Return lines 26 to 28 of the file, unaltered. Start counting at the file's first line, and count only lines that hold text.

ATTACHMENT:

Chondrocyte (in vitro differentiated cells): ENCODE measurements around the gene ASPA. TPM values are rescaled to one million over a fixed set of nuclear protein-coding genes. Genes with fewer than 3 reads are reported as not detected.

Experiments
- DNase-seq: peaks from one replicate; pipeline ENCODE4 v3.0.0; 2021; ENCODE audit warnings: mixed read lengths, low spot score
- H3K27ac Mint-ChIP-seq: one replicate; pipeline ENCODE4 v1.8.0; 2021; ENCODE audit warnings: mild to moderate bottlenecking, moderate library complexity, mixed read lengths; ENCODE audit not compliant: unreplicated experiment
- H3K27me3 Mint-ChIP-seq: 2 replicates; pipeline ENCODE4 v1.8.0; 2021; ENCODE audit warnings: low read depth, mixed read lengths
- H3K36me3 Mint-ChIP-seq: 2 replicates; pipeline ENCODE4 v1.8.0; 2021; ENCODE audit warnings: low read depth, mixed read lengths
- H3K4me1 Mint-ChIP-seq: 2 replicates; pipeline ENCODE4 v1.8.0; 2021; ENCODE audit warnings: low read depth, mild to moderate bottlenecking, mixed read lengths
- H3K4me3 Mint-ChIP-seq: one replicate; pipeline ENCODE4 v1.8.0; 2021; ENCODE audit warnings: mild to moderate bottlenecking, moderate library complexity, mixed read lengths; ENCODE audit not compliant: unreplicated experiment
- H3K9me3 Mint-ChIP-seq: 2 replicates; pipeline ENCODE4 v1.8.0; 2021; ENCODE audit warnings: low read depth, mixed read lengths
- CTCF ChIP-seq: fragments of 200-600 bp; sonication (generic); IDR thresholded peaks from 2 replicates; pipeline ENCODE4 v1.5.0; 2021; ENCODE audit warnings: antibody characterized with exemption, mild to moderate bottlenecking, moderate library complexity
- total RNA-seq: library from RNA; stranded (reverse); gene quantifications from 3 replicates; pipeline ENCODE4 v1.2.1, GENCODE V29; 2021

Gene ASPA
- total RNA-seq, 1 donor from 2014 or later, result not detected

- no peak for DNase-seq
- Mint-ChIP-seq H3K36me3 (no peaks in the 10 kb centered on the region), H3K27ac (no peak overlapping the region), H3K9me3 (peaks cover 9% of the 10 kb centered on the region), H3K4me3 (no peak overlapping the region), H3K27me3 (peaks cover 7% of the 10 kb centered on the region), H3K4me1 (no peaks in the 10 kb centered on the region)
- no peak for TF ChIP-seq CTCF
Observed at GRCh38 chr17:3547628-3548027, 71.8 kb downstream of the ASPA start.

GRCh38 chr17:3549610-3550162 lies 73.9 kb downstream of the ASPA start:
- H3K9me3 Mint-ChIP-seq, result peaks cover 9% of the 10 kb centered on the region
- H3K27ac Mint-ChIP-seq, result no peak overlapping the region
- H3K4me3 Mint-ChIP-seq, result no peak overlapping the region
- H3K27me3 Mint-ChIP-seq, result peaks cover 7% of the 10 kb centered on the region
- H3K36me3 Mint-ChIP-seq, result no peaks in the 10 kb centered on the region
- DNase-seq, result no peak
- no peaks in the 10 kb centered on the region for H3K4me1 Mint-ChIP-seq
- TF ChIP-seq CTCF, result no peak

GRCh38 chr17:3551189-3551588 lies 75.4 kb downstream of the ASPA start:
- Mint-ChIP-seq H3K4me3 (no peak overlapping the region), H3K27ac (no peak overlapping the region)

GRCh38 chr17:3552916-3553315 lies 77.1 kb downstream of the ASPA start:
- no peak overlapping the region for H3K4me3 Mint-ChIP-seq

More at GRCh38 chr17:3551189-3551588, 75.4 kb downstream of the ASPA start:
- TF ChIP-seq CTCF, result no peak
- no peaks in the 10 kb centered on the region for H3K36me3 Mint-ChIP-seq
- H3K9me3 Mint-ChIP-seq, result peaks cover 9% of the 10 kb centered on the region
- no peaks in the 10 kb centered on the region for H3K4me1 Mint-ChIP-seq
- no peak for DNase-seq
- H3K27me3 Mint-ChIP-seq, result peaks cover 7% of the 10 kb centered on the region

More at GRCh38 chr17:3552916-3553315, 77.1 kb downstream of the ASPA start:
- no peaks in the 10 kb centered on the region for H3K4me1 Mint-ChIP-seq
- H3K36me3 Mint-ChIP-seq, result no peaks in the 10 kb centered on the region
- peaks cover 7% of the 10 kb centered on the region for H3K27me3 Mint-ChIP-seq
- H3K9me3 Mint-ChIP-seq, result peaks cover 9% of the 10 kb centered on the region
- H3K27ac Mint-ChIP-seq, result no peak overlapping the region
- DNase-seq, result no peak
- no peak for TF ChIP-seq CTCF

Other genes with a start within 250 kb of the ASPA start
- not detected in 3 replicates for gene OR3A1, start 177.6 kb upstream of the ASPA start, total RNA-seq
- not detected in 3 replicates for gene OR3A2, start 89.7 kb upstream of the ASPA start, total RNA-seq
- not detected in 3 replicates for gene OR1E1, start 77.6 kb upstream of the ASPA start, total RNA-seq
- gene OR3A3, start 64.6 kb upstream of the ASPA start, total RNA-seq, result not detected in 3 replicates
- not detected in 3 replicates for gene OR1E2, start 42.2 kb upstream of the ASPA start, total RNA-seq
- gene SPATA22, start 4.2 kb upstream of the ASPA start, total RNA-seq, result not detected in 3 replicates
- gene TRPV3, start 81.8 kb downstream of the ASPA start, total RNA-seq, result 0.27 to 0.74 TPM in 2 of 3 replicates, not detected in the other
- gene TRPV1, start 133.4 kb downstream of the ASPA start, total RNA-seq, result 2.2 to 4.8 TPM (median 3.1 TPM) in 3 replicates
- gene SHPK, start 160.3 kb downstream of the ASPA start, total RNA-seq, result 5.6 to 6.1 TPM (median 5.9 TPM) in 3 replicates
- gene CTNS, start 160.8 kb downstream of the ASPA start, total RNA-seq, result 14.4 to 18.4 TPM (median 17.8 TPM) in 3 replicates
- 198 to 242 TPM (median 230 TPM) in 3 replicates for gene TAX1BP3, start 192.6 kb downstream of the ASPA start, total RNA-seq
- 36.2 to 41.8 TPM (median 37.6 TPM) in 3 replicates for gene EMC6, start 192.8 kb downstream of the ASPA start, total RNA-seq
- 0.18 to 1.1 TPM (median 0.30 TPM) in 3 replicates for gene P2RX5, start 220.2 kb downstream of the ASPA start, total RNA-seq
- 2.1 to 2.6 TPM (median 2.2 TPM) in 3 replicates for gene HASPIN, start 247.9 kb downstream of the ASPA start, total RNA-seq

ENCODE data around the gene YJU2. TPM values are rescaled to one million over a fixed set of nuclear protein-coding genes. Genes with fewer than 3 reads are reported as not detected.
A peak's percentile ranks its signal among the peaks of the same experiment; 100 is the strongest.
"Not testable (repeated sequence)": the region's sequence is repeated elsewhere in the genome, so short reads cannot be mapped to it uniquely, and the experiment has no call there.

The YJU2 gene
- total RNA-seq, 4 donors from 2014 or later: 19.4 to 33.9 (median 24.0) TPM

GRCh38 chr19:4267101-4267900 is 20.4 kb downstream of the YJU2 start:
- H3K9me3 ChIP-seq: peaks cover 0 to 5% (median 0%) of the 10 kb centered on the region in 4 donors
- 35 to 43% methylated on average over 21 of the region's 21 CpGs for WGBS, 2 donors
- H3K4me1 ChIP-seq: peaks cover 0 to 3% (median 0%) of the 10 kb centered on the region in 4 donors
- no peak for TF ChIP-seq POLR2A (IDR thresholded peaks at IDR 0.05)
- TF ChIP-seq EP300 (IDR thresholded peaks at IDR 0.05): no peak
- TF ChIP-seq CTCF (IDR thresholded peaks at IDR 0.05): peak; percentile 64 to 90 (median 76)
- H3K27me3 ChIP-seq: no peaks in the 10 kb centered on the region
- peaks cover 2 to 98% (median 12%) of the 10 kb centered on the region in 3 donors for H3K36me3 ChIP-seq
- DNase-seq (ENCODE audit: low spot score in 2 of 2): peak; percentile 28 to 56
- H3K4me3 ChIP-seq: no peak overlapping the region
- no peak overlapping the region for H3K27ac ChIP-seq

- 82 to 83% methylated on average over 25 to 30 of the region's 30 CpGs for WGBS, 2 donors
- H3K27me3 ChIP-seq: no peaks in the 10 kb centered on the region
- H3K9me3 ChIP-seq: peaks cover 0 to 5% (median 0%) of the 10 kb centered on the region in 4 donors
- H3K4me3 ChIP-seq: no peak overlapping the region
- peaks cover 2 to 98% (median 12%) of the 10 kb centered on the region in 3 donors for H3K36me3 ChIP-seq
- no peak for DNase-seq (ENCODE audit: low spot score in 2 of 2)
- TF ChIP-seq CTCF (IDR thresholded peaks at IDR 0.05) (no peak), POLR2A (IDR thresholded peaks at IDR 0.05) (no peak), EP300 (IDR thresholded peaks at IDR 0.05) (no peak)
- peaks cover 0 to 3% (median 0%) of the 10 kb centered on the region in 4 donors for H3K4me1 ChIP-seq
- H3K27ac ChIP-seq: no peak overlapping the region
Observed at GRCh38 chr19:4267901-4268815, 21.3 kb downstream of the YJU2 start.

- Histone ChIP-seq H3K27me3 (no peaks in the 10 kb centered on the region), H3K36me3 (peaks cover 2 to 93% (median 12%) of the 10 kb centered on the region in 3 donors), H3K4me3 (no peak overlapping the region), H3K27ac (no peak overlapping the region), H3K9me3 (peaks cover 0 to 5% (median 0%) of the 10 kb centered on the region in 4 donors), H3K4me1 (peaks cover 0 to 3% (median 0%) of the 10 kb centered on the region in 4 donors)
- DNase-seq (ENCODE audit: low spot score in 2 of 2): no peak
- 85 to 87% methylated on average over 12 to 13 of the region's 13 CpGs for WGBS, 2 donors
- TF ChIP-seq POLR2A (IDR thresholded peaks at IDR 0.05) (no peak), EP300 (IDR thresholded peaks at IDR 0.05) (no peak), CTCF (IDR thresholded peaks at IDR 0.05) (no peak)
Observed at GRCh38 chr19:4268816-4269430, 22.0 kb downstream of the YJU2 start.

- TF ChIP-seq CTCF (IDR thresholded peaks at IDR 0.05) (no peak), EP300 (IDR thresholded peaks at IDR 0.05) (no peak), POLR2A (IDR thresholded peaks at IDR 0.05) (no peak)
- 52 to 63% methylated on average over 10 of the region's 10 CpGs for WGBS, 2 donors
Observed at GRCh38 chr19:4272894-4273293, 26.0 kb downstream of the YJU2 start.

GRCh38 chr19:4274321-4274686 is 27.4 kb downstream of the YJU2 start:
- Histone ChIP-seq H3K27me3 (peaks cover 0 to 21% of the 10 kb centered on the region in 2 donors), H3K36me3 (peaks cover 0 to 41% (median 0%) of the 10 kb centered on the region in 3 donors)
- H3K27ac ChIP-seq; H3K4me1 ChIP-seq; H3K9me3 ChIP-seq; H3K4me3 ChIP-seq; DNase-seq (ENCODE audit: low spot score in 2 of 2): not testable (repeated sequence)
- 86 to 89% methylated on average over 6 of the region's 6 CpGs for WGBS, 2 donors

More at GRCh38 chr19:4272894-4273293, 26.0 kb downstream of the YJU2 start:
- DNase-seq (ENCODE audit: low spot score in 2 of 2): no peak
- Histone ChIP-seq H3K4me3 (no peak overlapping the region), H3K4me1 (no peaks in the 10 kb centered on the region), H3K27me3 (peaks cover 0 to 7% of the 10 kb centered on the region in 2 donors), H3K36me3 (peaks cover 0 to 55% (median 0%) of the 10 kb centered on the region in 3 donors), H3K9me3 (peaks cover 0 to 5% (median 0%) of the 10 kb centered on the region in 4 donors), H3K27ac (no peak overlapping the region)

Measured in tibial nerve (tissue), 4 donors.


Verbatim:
- TF ChIP-seq CTCF, result no peak

GRCh38 chr17:3551189-3551588 lies 75.4 kb downstream of the ASPA start:
- Mint-ChIP-seq H3K4me3 (no peak overlapping the region), H3K27ac (no peak overlapping the region)